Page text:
Because multiple factors affect the true, end value of any investment recovery project, it’s critically important to establish the goals of the project early on. Typically, there are three main elements to any investment recovery project:
1. Revenue – the income that can be generated; redeployments, sales, salvage, etc.
2. Expenses – the costs required to generate the income and reach the desired end-state conditions
3. Value – the ‘bottom line’; revenue less expenses along with any consequent schedule, tax and balance sheet impacts.
Realistically establish your goals as the desired balance between these elements. Understand there is a cause-and-effect relationship between these elements, so an emphasis on one element will impact the other(s). For example, concentrating primarily on revenue may cause unexpected and undesired effects on your expenses and your desired end value. The same would apply in reverse, whereas a focus on expenses could adversely impact your revenue and value goals. Don’t forget your schedule can significantly impact each of these elements, so create your schedule with your goals in mind. Alternately, if your schedule is the driver or fixed element of your project, establish your goals around the schedule. Generally speaking, time is money and schedule affects everything all.
The revenue side of these projects is typically what most people want to talk about. Be careful though, in the end, it may not be what you should be talking about the most. Listed below are areas you can generate revenue.
1. Redeployment – internal redeployment of assets
2. Machinery & Equipment – sale of machinery/equipment
3. Raw Materials – raw material stock Finished Goods – completed product/goods Salvage – sale of items, parts or pieces with value
4. Scrap – sale of scrap material no longer needed to preserve the value of the real-estate
5. Real Estate – sale or rental
6. Intellectual Property – sale of intellectual property associated with discontinued markets
In some cases, these areas are segregated between different departments and budgets. What might be good for one department may severely affect the revenue of another. This takes us back to the original message; establish your goals early.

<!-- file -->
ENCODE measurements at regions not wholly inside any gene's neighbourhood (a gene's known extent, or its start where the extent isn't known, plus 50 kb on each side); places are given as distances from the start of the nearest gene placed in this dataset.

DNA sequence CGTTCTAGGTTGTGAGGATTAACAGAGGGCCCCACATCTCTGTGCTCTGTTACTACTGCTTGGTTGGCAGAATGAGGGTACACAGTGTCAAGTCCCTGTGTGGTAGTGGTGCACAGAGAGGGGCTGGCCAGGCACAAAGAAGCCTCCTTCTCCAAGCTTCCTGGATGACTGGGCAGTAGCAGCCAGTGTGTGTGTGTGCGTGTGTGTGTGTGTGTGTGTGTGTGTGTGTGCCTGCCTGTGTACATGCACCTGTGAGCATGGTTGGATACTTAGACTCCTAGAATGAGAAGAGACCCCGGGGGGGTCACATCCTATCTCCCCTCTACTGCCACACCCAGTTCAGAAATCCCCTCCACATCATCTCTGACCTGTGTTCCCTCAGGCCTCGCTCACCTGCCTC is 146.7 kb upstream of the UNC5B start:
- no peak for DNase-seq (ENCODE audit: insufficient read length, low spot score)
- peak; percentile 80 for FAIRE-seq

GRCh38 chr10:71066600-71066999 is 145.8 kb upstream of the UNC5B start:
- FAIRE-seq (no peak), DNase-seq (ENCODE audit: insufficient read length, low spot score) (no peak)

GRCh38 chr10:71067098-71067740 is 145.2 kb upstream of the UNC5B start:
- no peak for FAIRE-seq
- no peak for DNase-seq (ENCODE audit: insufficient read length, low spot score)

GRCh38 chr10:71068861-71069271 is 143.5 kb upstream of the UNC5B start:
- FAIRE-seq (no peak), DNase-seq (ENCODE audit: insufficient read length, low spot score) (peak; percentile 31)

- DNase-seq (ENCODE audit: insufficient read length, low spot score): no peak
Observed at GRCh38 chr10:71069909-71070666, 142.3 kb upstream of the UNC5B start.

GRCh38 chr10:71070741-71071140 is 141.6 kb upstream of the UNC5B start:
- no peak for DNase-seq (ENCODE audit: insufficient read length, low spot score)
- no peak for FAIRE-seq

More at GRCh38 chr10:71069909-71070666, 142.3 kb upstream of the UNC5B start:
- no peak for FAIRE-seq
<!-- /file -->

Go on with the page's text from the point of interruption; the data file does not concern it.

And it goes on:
Expenses from investment recovery projects may be the most misunderstood or miscalculated part of these projects. This is due, in part, to the the vast differences in the nature and scale of these projects. A project consisting of a single piece or even a single manufacturing or processing line has vastly different dynamics and variables than one involving an entire building or an entire plant. Expenses can be caused or impacted by some of the following; this list is not comprehensive:
1. Equipment Removal – the cost to remove equipment; although this is often borne by the buyer, it affects the price someone is willing to pay for your item
2. Dismantling/Demolition – costs to remove or demolish primarily non-value items
3. Sequencing – this is a cost impact item based on the sequence of when something is removed within the overall project. Closure Personnel – the cost to maintain personnel onsite during the closure process.
4. Utilities/Permits – the cost to maintain utilities and permits during the closure process
5. Environmental Remediation/Mitigation – costs for remediation, mitigation and disposals
6. EHS Management – costs associated with EHS personnel and inspections, testing and monitoring through the closure process
7. Legal/Contractual – contract and legal costs; internal and external
This is the bottom line. Though it includes the revenue less expenses, it’s more than that. Value includes other factors such as:
1. Risk – those idled, unused assets or facilities may present a risk on several fronts. Getting those risks removed from your portfolio might be critically important
2. Balance Sheet – the consequent effect of these revenues, expenses and depreciation changes may appreciably impact your balance sheet; when these financial transactions are recognized may also be important and may make up part of those project goals you establish early on.
3. Taxes – don’t forget about the taxes paid on these gains.
Get sound advice from your tax consultant regarding your best tax strategy. When selling surplus assets, consider whether you’ll have to recapture depreciation you’ve already taken which may get taxed as normal income. Alternately, you may want to consider if it make sense to sell your equipment at book value and the balance of the value of the transaction as part of the real-estate which would require tax rate based on capital gains.
As a reminder, corporate structures and tax rates vary considerably:
|Taxable Income||Federal Income Tax Rate|
|0 – $50,000||15%|
|$50,000 – $75,000||25%|
|$75,000 – $100,000||34%|
|$100,000 – $335,000||39% (34% basis rate + 5% surcharge)|
|Capital Gains||15% to 20%|
You have many options and different paths you can take with your investment recovery project. We can help you identify and establish your investment recovery goals and then work with your team to define and execute the most direct and efficient path to your goals.